Finally a BizTalk Service Bus Messaging receive adapter retrieves the message from the Service Bus. I followed Stejan Wiggers classic SB-Messaging example but I used SAS token instead of the deprecated ACS token. Once again this requires no code, only configuration.

Unfortunately while the first run works seamlessly, subsequent runs failed to trigger when new files are added the SFTP adapter. In our hands the SFTP – When a file is added or modified trigger does not work. This might be because of the type of SFTP server I work with but if you have managed to get the SFTP trigger to work please let me know how.

Second SFTP Polling Attempt

 Working around this issue;

  1. a recurrence trigger replaces the SFTP trigger.
  2. Secondly list the files using the “SFTP list files in folder action”.
  3. Thirdly a “For Each Loop Action” iterates over each DisplayName, which contains the file name.
  4. Fourthly a conditional action checks the file name contains a xml extension.
  5. If the condition is true retrieve the file using the Path in a “SFTP Get content  using path”  action.
  6. Add the file to a Service Bus using the “Service Bus Send Message”  action.
  7. Finally delete the file using the Path in a “SFTP Delete file”  action.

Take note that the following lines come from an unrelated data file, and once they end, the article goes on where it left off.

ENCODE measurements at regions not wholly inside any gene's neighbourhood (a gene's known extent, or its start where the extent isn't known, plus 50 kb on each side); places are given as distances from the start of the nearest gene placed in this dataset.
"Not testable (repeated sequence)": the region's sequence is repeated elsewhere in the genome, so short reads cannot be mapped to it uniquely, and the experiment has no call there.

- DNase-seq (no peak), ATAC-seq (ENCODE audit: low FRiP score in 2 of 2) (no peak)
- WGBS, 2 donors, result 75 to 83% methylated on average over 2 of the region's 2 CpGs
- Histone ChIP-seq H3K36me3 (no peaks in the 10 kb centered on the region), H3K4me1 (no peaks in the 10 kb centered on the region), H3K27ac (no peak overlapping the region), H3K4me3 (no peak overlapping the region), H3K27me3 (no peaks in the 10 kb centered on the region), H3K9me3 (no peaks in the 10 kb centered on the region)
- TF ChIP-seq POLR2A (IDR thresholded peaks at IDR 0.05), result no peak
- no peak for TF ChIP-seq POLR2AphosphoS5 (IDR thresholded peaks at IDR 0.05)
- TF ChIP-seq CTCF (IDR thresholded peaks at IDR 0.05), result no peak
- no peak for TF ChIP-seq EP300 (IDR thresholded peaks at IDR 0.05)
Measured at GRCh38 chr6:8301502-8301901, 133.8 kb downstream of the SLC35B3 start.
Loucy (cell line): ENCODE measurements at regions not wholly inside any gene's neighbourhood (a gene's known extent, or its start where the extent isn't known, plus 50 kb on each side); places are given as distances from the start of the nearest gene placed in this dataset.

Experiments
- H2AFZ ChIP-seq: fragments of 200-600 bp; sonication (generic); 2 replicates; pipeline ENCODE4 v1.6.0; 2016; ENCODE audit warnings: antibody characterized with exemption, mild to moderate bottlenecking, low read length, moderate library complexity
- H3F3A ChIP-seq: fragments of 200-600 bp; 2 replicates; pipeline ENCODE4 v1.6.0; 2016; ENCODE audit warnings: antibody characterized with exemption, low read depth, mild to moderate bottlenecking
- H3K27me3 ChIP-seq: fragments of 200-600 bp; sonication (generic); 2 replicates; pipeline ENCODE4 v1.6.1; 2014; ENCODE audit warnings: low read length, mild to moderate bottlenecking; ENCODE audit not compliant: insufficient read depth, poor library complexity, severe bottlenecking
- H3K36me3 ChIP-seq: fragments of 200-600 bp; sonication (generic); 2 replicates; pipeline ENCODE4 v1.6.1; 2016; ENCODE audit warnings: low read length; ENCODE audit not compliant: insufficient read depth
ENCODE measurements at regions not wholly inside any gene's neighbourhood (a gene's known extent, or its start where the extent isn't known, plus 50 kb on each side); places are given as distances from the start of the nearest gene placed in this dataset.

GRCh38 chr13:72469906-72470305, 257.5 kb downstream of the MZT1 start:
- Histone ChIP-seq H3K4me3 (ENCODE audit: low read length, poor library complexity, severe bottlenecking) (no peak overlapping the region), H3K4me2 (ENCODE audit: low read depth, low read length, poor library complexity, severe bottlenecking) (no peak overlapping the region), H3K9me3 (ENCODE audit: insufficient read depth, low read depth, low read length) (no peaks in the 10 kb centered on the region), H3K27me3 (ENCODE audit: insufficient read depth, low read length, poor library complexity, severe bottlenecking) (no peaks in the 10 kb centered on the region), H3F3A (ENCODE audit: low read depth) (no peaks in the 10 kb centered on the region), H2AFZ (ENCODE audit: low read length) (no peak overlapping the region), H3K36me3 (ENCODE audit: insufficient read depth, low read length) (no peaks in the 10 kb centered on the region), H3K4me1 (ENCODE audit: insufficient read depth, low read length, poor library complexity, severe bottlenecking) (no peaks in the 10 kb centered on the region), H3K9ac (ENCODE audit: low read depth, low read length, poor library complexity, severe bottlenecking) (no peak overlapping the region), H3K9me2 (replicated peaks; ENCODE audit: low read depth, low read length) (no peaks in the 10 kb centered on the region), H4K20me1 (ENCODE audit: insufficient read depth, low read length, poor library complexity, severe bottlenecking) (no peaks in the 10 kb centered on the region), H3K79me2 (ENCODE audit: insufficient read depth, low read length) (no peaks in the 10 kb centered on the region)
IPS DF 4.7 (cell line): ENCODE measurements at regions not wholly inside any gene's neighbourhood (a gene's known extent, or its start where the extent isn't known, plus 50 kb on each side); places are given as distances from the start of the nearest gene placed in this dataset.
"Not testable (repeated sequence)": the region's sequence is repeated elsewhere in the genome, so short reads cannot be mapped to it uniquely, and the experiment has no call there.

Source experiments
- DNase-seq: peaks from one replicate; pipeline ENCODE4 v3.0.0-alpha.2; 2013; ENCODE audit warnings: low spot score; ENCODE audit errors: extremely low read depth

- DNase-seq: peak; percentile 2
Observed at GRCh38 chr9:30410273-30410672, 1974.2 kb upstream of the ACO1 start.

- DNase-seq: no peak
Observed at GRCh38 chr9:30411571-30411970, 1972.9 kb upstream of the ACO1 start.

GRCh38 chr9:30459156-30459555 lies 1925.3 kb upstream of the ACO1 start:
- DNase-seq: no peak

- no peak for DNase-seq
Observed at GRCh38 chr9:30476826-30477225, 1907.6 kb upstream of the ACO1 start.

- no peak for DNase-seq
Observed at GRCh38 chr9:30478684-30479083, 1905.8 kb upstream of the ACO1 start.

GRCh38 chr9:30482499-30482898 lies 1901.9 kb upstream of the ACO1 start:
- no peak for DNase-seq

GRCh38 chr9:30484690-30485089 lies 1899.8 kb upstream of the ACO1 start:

This time Logic App continues to run and pick files from the SFTP folder, passing them to the service and BizTalk Server picks up the files from the Service Bus . It was interesting to see that sometimes one of the files in the list failed to pick but are picked up in a subsequent run. I think this is because of the fragility of the SFTP server that I am using.

Costing of Hybrid SFTP Polling

We currently do not have an Azure subscription and will host this in a pay as go Azure subscription to firmly establish costs before looking at other options. I  have used this as the basis of my estimates. The final Logic App contains 1 trigger and 6 actions. I calculated the cost per month conservatively at $NZ37 per month. I consider this good value because we have to restart this adapter at least 5 times a week,

Future Plans

After deploying this to production we will determine whether Azure SFTP polling hides some the failings of the BizTalk 2013 R2 adapter. Initial results in development are promising because we do not have to restart the SFTP connection regularly.

This hybrid migration sets us up well to move the entire interface into Azure by extending the Logic App to do the downstream mapping and transport protocol mediation. The only thing that is stopping us doing this is the cost of an integration account. Why do we have pay for an integration account if we have BizTalk?

The SFTP adapter has changed in BizTalk 2016 and we look forward to seeing if this solves some of the issues we reported in the introduction. When we upgrade to BizTalk 2016 we will switch back to see if this solves the issue discussed above.

Conclusions

This post has shown an example of moving a troublesome BizTalk adapter into Microsoft Azure, with no extra coding. There is an extra cost but when we weigh that up against the time required to restart the BizTalk receive adapter it is well worth it.